David Wilner

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On 4 July 2005, many observatories around the world and in space observed the collision of Deep Impact with comet 9P/Tempel 1 or its aftermath. This was an unprecedented coordinated observational campaign. These data show that (i) there was new material after impact that was compositionally different from that seen before impact; (ii) the ratio of dust mass(More)
We present observations of the young stars TW Hya and HD 100546 made with the Australia Telescope Compact Array at 89 GHz with ∼ 2 ′′ resolution and ∼ 3 mJy continuum sensitivity. Compact thermal dust continuum emission is detected from disks surrounding both stars. HD 100546 also shows hints of extended emission, presumably a residual protostellar(More)
After studying how line width depends on spatial scale in low-mass star-forming regions, we propose that " " dense cores ÏÏ & Benson represent an inner scale of a self-similar process that charac-(Myers 1983) terizes larger scale molecular clouds. In the process of coming to this conclusion, we deÐne four distinct types of line widthÈsize relation which(More)
We review the properties of dust in protoplanetary disks around optically visible pre-main sequence stars obtained with a variety of observational techniques, from measurements of scattered light at visual and infrared wavelengths to mid-infrared spectroscopy and millimeter interferometry. A general result is that grains in disks are on average much larger(More)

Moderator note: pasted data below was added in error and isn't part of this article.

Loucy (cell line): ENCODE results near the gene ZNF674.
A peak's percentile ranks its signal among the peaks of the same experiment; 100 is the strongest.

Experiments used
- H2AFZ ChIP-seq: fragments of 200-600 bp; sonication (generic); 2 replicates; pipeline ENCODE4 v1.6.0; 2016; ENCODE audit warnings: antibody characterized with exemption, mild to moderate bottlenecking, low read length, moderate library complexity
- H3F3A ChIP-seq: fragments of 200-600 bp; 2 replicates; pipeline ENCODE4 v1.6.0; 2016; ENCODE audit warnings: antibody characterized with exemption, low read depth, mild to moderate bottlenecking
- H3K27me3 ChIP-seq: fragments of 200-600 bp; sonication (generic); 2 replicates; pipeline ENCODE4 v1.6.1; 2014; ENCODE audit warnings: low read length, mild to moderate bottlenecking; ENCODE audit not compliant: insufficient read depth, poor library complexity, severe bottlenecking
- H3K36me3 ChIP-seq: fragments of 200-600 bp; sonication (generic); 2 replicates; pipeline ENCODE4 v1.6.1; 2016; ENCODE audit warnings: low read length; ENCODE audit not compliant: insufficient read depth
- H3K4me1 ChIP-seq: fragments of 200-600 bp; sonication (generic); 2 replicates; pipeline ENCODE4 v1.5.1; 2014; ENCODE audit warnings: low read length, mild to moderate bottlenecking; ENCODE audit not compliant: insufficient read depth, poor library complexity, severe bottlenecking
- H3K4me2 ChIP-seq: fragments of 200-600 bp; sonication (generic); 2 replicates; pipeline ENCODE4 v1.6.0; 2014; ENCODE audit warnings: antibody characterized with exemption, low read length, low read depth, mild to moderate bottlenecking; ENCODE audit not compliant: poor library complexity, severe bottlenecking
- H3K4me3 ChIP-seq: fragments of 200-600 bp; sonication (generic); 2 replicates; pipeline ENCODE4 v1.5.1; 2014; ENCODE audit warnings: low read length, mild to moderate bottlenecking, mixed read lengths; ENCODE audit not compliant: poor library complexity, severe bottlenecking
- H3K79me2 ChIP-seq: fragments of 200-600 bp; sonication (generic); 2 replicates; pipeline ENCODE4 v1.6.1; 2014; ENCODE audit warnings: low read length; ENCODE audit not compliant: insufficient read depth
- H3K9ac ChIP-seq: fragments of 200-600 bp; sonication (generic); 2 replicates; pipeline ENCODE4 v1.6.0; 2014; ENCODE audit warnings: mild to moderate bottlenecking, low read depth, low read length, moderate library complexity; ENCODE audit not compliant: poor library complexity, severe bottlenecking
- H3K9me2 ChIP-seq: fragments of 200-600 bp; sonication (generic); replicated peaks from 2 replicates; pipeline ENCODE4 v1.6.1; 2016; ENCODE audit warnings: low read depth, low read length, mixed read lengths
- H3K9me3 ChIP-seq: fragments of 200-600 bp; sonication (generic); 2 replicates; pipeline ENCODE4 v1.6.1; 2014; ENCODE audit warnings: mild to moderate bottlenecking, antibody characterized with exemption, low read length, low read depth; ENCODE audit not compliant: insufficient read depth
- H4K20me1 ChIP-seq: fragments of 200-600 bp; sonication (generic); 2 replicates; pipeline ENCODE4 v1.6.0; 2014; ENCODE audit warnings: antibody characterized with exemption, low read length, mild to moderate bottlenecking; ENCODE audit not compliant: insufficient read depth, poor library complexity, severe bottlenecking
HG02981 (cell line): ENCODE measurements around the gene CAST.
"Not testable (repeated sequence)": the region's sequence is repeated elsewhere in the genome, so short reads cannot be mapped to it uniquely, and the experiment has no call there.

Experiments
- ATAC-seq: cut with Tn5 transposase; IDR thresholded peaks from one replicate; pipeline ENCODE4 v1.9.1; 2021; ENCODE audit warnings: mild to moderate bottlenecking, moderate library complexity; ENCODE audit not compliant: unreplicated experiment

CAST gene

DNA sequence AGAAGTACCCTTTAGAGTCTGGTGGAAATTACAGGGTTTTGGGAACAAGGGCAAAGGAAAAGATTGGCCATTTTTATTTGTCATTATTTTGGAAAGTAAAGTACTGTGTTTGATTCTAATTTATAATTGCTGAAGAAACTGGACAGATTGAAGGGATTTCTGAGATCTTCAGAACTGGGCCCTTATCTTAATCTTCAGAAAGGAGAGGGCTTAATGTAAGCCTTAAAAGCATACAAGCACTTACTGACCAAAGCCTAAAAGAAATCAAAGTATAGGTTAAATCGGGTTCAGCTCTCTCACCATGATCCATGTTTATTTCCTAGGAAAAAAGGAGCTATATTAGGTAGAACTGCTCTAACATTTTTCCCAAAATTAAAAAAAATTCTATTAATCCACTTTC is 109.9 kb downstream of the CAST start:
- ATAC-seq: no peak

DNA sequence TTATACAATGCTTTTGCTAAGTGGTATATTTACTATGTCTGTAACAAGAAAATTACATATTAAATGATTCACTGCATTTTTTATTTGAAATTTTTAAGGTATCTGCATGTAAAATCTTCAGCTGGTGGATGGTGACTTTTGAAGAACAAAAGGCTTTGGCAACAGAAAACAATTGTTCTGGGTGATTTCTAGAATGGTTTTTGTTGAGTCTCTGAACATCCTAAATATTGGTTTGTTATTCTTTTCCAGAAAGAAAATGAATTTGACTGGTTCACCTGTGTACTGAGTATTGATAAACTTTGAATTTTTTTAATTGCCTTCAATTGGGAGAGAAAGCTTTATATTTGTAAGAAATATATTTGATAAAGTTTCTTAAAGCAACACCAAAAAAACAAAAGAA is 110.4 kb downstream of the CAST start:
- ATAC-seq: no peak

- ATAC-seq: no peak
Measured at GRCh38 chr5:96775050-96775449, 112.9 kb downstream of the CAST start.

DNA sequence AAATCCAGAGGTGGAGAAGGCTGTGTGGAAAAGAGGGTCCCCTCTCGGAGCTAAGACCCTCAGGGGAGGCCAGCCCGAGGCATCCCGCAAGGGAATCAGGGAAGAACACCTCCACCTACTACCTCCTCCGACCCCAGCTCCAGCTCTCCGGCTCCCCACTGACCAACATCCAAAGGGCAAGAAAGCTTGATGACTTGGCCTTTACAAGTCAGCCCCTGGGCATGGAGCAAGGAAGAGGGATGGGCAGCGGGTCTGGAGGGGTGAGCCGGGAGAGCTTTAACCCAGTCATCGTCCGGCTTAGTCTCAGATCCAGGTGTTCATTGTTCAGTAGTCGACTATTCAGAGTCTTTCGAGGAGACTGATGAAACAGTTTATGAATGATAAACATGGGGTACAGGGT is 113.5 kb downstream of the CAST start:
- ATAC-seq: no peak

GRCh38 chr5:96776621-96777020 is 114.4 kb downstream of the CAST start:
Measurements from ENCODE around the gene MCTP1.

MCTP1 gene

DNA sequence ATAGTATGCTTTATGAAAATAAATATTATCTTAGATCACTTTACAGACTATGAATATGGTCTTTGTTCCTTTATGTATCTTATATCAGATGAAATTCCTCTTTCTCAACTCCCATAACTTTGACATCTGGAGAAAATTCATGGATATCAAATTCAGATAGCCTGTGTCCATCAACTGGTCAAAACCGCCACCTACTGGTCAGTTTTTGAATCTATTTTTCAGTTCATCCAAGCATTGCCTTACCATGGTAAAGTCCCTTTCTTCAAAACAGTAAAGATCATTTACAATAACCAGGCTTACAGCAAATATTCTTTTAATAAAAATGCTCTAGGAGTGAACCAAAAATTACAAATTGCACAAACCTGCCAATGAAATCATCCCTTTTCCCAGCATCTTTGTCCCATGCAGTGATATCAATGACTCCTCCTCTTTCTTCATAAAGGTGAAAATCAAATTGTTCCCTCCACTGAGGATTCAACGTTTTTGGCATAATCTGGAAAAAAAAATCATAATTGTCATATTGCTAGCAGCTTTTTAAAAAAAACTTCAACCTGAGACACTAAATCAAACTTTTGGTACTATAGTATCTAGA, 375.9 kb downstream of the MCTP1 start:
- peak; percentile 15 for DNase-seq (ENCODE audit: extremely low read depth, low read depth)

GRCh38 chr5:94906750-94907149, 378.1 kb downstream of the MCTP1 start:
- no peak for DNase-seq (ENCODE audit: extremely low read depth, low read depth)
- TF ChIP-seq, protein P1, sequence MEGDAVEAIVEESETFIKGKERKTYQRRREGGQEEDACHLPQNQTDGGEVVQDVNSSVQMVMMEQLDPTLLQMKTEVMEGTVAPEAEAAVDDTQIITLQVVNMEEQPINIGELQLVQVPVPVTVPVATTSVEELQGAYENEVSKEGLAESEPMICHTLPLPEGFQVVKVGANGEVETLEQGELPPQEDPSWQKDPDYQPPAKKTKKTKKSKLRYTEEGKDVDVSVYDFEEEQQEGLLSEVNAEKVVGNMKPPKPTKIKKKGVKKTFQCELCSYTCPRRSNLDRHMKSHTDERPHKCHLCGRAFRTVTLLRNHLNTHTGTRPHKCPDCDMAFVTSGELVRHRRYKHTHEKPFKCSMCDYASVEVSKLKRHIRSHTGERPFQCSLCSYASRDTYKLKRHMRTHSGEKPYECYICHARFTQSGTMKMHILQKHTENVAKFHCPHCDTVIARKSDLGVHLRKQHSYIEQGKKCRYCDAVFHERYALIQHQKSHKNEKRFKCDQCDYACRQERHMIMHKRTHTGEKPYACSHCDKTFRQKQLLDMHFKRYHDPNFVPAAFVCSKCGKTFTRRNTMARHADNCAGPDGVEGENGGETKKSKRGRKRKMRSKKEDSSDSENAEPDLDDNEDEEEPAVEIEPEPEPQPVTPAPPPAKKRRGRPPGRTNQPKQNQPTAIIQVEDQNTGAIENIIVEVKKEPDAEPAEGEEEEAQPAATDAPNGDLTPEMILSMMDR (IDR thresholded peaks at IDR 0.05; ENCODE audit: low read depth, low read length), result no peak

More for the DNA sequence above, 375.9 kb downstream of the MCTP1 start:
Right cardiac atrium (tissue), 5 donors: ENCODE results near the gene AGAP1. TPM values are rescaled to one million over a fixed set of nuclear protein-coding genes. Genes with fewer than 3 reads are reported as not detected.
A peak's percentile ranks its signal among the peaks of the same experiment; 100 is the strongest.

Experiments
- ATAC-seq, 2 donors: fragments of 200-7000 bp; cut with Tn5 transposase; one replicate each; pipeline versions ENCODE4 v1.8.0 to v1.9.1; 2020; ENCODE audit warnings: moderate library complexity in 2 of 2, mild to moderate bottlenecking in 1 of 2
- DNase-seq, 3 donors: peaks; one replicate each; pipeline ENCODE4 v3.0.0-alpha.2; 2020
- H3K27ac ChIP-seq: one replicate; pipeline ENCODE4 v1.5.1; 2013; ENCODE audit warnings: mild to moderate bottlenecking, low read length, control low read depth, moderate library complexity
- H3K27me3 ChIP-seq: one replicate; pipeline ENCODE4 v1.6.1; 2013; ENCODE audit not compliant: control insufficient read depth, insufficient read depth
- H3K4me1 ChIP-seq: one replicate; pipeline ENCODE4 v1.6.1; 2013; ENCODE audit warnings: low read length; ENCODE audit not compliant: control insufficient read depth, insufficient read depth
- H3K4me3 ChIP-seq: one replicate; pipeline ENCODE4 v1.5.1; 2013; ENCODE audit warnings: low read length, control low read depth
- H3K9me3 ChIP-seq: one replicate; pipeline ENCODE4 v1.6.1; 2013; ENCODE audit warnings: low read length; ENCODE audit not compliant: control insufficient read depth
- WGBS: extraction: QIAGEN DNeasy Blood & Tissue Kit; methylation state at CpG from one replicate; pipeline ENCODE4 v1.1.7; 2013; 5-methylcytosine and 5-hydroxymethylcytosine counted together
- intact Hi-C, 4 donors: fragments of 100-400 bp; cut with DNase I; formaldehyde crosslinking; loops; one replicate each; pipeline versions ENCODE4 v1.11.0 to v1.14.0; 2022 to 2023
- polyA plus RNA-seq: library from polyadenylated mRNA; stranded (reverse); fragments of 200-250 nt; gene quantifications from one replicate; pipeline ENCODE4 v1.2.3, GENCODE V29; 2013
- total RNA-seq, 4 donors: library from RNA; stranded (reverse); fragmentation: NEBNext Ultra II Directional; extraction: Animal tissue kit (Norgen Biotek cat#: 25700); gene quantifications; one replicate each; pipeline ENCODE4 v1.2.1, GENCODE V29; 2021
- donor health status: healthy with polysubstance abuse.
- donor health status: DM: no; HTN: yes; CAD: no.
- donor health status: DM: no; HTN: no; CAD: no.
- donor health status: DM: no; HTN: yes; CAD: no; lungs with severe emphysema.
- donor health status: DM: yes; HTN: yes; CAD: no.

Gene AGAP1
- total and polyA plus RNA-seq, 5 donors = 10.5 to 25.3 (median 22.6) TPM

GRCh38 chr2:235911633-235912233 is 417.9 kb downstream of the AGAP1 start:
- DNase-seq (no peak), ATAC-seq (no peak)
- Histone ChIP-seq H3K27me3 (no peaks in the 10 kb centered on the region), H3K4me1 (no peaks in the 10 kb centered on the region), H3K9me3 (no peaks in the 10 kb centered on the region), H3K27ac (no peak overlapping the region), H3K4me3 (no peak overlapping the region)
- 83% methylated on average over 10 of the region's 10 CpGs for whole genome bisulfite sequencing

We present the results of a high angular resolution (0. ′′ 3 ≈ 40 AU) Submillimeter Array survey of the 345 GHz (870 µm) thermal continuum emission from 9 of the brightest , and therefore most massive, circumstellar disks in the ∼1 Myr-old Ophiuchus star-forming region. Using two-dimensional radiative transfer calculations, we simultaneously fit the(More)
Massive galaxies in the early Universe have been shown to be forming stars at surprisingly high rates. Prominent examples are dust-obscured galaxies which are luminous when observed at sub-millimetre wavelengths and which may be forming stars at a rate of 1,000 solar masses (M(middle dot in circle)) per year. These intense bursts of star formation are(More)
Millimeter wavelength observations are presented of NGC 1333 IRAS 4, a group of highly-embedded young stellar objects in Perseus, that reveal motions of infall, outflow, rotation, and turbulence in the dense gas around its two brightest continuum objects, 4A and 4B. These data have finest angular resolution of ∼2 ′′ (0.0034 pc) and finest velocity(More)